Fitness Meets Special Needs At Dublin Gym

Wednesday in Dublin is the “favorite day of the week” for eight special-needs adults— and their exercise coaches. What began as an offer from one Dublin special-ed teacher to a local gym owner has gelled into a mutually beneficial — and heartwarming — arrangement at Fitness 2000. 

Every Wednesday morning, special-ed students from Dublin’s Transition program spend 30 minutes cleaning machines and equipment at the fitness club on Village Parkway. In exchange, they are treated to one hour of personalized training from Show Up Fitness exercise interns, all working toward personal-fitness certifications. “They love it,” said Bree LeMoine, educator for the Dublin Transition program. “It’s the students’ favorite day of the week.”

Transition, a Dublin Unified School District program, launched in August 2011, teaches special-education students, from 18 to 22 years old, such living skills as travel, financial responsibility, diet, exercise and employment. Transition’s LeMoine was not looking for a freebie when she approached Fitness 2000 owner Pinky Patel seeking exercise resources for her class — hence, the trade offer to clean equipment. “We wanted to show (the students) that you need to work,” LeMoine said. “We did not want to do this for nothing.”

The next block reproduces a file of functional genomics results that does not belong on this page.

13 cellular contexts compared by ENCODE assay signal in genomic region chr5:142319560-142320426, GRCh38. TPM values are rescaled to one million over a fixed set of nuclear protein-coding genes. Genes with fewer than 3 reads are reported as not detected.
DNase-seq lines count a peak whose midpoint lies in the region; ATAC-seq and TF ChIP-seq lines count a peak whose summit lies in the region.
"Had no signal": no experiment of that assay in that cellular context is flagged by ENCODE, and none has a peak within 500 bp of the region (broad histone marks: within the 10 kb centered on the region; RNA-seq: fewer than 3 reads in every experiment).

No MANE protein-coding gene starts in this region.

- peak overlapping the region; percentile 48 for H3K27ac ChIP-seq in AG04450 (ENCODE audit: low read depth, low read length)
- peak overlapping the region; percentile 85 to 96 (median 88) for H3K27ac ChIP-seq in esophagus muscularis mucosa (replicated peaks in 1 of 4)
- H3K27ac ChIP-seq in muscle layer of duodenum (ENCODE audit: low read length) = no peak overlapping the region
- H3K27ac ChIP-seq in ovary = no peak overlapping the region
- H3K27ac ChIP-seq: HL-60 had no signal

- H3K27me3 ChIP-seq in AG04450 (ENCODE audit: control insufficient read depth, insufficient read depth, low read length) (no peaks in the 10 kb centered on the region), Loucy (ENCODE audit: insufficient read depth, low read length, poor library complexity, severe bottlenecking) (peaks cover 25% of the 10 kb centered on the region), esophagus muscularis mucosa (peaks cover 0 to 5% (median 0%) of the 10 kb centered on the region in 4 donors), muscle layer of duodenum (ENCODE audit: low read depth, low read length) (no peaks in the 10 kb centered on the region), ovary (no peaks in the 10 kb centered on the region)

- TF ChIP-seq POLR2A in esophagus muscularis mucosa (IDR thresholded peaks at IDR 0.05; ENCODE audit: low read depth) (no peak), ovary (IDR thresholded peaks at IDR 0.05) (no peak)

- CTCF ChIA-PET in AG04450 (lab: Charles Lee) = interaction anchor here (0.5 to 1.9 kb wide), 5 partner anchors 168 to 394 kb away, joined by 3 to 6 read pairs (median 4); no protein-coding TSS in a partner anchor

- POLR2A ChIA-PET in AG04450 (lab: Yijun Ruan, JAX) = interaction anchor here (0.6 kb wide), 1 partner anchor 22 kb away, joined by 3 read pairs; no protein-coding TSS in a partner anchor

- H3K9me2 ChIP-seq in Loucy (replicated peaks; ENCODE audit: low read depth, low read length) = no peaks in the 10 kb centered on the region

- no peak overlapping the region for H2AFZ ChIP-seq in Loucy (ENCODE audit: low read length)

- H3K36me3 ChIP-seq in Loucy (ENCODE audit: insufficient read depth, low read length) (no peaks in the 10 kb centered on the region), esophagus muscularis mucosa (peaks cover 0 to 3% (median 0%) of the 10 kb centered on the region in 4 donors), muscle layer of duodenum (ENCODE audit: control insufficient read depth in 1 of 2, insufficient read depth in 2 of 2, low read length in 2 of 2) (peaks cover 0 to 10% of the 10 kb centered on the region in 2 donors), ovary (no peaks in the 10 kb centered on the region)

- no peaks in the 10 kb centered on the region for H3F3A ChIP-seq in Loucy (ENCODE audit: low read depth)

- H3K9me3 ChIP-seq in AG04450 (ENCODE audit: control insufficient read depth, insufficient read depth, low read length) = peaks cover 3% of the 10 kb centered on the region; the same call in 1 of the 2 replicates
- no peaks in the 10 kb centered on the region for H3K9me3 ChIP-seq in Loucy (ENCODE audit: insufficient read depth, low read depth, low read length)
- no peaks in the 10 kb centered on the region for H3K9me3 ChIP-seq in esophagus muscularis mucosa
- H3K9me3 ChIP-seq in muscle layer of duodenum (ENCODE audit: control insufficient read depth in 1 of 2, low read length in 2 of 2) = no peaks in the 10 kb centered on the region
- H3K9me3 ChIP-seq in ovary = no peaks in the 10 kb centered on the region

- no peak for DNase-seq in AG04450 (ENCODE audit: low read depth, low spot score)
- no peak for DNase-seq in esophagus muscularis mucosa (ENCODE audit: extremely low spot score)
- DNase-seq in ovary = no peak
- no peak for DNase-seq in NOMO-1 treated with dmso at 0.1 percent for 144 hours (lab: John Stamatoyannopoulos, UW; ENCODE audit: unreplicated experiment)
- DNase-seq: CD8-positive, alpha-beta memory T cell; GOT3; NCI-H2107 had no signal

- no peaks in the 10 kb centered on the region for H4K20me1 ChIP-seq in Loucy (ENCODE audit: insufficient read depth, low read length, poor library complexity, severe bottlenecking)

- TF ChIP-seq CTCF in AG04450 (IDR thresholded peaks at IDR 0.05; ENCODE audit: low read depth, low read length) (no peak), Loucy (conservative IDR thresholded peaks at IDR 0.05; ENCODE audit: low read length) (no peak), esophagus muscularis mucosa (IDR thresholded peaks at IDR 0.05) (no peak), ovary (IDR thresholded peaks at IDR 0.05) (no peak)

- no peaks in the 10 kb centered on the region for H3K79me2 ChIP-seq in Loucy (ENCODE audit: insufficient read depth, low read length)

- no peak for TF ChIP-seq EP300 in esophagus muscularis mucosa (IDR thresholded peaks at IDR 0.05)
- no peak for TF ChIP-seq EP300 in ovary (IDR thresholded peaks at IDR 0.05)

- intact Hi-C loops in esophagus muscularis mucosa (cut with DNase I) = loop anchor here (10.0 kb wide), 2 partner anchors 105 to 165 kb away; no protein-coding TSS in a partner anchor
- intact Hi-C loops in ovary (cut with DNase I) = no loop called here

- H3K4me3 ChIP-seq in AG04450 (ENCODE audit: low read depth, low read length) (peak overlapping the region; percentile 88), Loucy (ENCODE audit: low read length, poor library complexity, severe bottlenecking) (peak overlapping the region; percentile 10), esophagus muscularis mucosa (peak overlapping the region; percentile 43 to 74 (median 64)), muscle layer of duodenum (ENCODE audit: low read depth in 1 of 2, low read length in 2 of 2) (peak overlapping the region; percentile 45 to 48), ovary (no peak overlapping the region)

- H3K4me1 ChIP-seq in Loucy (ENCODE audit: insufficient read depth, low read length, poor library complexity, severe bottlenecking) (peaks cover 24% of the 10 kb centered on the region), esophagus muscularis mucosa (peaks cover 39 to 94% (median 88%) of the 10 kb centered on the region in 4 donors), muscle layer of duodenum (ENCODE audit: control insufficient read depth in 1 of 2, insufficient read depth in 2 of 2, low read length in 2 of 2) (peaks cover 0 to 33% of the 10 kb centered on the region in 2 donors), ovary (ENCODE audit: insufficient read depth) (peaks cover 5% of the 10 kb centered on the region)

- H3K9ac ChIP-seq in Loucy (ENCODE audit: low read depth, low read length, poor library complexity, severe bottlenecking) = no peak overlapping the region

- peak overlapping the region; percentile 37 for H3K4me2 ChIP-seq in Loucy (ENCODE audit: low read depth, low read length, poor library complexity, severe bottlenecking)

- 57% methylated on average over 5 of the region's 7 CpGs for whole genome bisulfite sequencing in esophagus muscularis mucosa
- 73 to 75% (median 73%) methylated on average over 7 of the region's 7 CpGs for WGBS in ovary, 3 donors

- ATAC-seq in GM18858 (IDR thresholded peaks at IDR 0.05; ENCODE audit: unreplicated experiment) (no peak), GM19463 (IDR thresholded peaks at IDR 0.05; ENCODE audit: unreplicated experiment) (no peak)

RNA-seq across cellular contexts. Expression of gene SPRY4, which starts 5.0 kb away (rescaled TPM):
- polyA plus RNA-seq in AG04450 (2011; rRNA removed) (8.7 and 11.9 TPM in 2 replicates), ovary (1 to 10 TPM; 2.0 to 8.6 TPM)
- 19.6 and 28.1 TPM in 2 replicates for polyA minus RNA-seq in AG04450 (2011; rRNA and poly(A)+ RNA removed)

And to Patel for sealing the arrangement and weekly use of her center’s facilities, LeMoine is grateful. “If we didn’t have her, none of this would be happening,” she said.

The individual coaches are “trainers in training” from Dublin-based Show Up Fitness, all working toward certification with the National Personal Training Institute. Chris Hitchko, the owner of Show Up, an occasional Patch blogger and a certified trainer himself, said working with the special-needs class is a boon for his trainers-to-be. “It’s a good teaching mechanism,” Hitchko said. “It teaches them you can work with any body type. It teaches patience.”

The trainers run Transition students through traditional circuits of weights, balance balls, bench presses and stationary bicycles to boost balance, coordination, flexibility and cardio fitness, he said. LeMoine said her students, whose disabilities include autism and physical and intellectual impairments, keenly anticipate Wednesdays at the gym — apparently a feeling that’s mutual. As Hitchko said of his trainers-in-training: “It’s their favorite day, too.”

Click HERE for the original article on patch by Susan C. Schena – Writer for DublinPatch.com